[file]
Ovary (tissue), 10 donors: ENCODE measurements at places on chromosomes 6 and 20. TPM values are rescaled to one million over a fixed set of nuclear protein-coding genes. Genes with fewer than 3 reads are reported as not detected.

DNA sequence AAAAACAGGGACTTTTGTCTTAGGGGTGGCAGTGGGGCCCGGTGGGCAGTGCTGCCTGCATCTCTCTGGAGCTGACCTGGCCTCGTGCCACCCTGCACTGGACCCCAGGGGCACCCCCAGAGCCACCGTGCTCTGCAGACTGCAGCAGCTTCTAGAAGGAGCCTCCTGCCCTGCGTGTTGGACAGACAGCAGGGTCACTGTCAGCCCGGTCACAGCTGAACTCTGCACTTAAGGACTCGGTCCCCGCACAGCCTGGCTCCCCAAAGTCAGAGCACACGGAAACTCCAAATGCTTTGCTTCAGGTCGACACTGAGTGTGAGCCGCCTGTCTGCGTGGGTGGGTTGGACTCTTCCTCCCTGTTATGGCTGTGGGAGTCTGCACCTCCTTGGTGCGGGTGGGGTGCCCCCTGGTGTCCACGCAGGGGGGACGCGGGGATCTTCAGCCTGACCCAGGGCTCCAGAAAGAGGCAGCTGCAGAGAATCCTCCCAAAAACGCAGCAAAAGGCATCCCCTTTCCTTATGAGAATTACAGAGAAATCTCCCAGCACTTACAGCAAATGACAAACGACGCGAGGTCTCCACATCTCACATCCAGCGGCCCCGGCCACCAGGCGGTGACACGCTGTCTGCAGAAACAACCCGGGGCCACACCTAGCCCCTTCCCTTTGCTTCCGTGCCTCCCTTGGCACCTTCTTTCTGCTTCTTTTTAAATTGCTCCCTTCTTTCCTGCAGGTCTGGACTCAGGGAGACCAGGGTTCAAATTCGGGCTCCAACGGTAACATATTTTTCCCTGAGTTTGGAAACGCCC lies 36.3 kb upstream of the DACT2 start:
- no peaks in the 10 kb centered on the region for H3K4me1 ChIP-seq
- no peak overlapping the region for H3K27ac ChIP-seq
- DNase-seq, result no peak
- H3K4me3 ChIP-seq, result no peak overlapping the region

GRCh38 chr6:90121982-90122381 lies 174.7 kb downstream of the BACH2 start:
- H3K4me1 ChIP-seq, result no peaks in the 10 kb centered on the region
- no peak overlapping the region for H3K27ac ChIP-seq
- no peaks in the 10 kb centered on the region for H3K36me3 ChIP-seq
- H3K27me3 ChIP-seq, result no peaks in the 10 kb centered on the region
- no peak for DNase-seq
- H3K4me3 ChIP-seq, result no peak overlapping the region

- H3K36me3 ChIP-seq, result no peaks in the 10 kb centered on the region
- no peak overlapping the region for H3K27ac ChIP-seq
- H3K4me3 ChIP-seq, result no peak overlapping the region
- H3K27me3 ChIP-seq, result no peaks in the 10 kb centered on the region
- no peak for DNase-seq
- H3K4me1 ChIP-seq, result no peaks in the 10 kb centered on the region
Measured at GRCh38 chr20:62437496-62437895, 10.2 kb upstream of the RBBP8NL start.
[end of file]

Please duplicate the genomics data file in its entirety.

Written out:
Ovary (tissue), 10 donors: ENCODE measurements at places on chromosomes 6 and 20. TPM values are rescaled to one million over a fixed set of nuclear protein-coding genes. Genes with fewer than 3 reads are reported as not detected.

DNA sequence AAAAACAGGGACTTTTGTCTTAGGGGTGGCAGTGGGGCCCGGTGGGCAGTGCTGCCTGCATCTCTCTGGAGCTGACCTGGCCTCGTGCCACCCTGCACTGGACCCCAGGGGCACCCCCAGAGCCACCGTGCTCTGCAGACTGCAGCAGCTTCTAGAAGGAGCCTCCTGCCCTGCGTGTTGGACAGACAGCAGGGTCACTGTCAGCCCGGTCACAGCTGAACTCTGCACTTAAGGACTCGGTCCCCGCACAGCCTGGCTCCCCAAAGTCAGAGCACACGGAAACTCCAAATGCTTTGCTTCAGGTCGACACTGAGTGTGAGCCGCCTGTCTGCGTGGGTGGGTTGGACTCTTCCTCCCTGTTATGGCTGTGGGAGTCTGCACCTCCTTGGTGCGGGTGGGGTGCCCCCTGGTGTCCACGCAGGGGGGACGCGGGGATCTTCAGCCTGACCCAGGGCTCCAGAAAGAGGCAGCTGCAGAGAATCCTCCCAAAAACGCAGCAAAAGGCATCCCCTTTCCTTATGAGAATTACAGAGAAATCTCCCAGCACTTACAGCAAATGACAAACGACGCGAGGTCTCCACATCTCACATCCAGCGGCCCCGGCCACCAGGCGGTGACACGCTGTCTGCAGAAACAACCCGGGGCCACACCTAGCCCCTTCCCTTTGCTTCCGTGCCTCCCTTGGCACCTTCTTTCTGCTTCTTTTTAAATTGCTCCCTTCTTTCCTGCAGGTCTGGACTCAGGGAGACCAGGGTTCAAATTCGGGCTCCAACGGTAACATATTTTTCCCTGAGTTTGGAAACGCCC lies 36.3 kb upstream of the DACT2 start:
- no peaks in the 10 kb centered on the region for H3K4me1 ChIP-seq
- no peak overlapping the region for H3K27ac ChIP-seq
- DNase-seq, result no peak
- H3K4me3 ChIP-seq, result no peak overlapping the region

GRCh38 chr6:90121982-90122381 lies 174.7 kb downstream of the BACH2 start:
- H3K4me1 ChIP-seq, result no peaks in the 10 kb centered on the region
- no peak overlapping the region for H3K27ac ChIP-seq
- no peaks in the 10 kb centered on the region for H3K36me3 ChIP-seq
- H3K27me3 ChIP-seq, result no peaks in the 10 kb centered on the region
- no peak for DNase-seq
- H3K4me3 ChIP-seq, result no peak overlapping the region

- H3K36me3 ChIP-seq, result no peaks in the 10 kb centered on the region
- no peak overlapping the region for H3K27ac ChIP-seq
- H3K4me3 ChIP-seq, result no peak overlapping the region
- H3K27me3 ChIP-seq, result no peaks in the 10 kb centered on the region
- no peak for DNase-seq
- H3K4me1 ChIP-seq, result no peaks in the 10 kb centered on the region
Measured at GRCh38 chr20:62437496-62437895, 10.2 kb upstream of the RBBP8NL start.